Dead Pigeon on Beethoven Street

You know how some movies wrap up with images of cast members grinning at the camera as their name pops up on the screen? Samuel Fuller's Dead Pigeon on Beethoven Street opens that way, and extends the courtesy to the entire crew: we watch as actors, editors, producers and even Fuller himself (smoking a cigar, of course) make silly faces, sport silly costumes and engage in all sorts of silly behavior as a massive carnival unfolds around them. The message is clear: Fuller and co. are just goofing around. This is a film largely defined by a sense of free-spirited playfulness.

If we're being technical, the film isn't really a film, but an episode of the long-running German television series Tatort. The show – which began in 1970 and is still running to this day – is jointly produced by regional public-service broadcasters all across the country, and each local station is tasked with producing a certain quota of episodes. The episodes typically center on a local police force, but the location and characters change depending on who is tasked with producing the episodes. In 1974, Fuller – who had recently done some favors for a German filmmaker who was involved with the series – was invited to direct a single episode of the series. The director agreed, but more or less dispensed with the established tone and conventions of the series in order to do his own thing.

Fuller was going through something of a professional rough patch in the '70s, as he struggled to scrape together financing for any of his planned films and saw one project after another fall apart (he wasn't alone: talented-but-idiosyncratic peers like Orson Welles were facing similar struggles at the time). Indeed, Dead Pigeon on Beethoven Street was the only film Fuller actually made during that turbulent decade, and he seems to have viewed the project as an opportunity to demonstrate just how vital his work could be. The film is sort of a mess, but it's such a lively, inspired mess.

The plot involves a U.S. Senator (never seen, but seemingly voiced by Fuller) who hires a private investigator to track down some compromising pictures involving the Senator and an attractive young blonde (Christa Lang, White Dog). However, when the investigator is killed (in an amusingly stylish sequence that accompanies the arrival of the film's title card), his partner Sandy (Glenn Corbett, Shenandoah) picks up the case and digs in. Predictably enough, he finds a tangled web of crooks with varied motivations, politicians with wild ambitions and attractive women who may or may not be trustworthy.

The plot technically hits a lot of familiar beats, but Fuller has no interest in revisiting the sort of hard-boiled noir tone he once explored so effectively in films like Pickup on South Street and Underworld U.S.A. This is a looser, shaggier, sillier sort of noir; a movie that takes endless stylistic and narrative detours and always seems to be living in the moment. To modern viewers, it will probably feel like a stylistic companion piece to Paul Thomas Anderson's Inherent Vice, which shares a number of common elements with this flick (most notably, the Can song “Vitamin C,” which serves as a theme song of sorts for this movie).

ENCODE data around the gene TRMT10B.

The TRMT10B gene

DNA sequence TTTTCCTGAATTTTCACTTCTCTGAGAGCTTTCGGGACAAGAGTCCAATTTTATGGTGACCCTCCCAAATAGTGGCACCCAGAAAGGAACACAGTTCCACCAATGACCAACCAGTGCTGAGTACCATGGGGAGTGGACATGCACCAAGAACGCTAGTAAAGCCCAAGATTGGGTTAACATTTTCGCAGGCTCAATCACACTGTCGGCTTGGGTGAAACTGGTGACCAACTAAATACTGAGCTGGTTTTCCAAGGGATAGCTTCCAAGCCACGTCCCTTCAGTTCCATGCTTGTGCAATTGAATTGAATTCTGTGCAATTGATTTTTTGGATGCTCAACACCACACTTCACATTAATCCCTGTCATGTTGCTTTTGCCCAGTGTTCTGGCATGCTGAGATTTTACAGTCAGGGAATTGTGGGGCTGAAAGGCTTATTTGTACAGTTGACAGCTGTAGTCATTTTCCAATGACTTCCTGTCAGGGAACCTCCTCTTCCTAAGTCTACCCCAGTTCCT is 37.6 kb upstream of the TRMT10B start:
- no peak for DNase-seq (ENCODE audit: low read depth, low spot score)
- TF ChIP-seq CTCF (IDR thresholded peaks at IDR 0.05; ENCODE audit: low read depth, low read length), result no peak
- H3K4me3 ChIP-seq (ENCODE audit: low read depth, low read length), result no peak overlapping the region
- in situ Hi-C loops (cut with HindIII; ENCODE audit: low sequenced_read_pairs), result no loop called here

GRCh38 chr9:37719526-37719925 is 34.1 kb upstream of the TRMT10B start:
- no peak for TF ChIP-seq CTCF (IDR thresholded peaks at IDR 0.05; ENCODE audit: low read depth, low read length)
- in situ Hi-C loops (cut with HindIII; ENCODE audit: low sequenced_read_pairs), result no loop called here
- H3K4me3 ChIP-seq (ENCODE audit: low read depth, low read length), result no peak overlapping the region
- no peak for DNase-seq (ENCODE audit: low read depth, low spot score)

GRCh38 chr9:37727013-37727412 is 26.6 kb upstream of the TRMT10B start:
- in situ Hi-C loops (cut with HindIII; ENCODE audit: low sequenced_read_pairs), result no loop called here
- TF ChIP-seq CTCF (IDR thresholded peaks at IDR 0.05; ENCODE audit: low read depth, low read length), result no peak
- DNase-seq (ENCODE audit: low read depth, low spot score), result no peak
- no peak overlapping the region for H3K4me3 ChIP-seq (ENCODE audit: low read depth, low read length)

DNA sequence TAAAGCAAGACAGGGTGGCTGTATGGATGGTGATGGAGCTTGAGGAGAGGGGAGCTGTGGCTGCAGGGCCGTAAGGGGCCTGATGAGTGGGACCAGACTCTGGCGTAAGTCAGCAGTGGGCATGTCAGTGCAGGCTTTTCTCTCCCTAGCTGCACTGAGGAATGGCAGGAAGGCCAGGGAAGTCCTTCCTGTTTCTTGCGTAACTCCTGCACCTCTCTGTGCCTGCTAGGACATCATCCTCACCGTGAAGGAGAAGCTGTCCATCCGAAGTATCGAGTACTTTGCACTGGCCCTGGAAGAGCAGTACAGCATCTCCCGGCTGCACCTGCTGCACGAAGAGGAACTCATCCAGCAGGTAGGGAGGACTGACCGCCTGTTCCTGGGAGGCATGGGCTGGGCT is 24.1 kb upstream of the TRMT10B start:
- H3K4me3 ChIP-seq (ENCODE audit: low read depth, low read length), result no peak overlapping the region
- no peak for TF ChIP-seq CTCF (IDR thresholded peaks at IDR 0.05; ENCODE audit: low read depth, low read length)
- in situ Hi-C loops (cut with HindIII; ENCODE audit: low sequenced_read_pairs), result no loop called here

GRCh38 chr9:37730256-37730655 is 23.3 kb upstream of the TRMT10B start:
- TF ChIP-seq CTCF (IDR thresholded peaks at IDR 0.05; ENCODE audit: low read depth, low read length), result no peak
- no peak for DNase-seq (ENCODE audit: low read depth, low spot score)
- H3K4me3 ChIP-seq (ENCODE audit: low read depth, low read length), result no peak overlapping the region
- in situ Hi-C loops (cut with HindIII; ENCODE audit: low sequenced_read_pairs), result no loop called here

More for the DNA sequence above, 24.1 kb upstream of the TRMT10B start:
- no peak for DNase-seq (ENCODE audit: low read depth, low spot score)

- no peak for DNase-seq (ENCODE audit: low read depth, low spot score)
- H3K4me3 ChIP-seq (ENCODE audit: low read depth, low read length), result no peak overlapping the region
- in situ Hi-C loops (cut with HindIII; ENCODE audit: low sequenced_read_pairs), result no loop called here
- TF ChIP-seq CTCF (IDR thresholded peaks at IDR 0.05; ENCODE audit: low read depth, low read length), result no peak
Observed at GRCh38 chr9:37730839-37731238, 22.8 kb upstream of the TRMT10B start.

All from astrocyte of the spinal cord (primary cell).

As played by Corbett, Sandy is a clueless dope who somehow manages to continually stumble into the answers he's looking for: he resides in a corner of cinema alongside The Dude and Robert Altman's portrait of Philip Marlowe. In one of the film's most charming scenes, Sandy follows a woman into a movie theatre showing a dubbed German version of Rio Bravo. Sandy is delighted to see good ol' John Wayne on the big screen, gets sucked into the movie and forgets why he wandered into the theatre in the first place. You can almost hear Fuller chuckling at the absurdity of the situation we're in: we're watching an American detective watch an American movie dubbed into German in a German movie directed by American.

At every opportunity, Fuller employs some new visual trick, crazy camera angle or wild editing technique, giving the film frequent punches of visual energy. He doesn't seem to expect us to take any of this seriously, and the film's deadpan facade of seriousness frequently gives way to bursts of pure silliness: the film's climax feels like something from a particularly violent Looney Tunes short, as the hapless Sandy engages in the clumsiest swordfight (which subsequently turns into a free-for-all melee involving all sorts of weapons) ever committed to film before Fuller serves up a cutesy visual pun as a concluding button.

Admittedly, it's a little tough to keep up with everything that's going on in this movie... particularly if you don't speak German. Despite the presence of an American protagonist, there's quite a bit of German in the movie, and none of it was subtitled in the original release. I turned on the subtitles on the new Blu-ray version, which proved hilariously unhelpful: every time a German character starts speaking, the only words that appear onscreen are either “(speaking German)” or “(speaking foreign language).” Intentionally or otherwise, the film turns its American viewers into Sandy, forcing them to guess at what's going on but still managing to lead them to solid ground eventually. This won't be everyone's cup of tea, but for those who enjoyed Fuller's more experimental efforts of the '60s (The Naked Kiss, Shock Corridor) and want to see him taking that brand of filmmaking even further, it's recommended.


Dead Pigeon on Beethoven Street

Rating: ★★ (out of four)
MPAA Rating: Not Rated
Running Time: 127 minutes
Release Year: 1974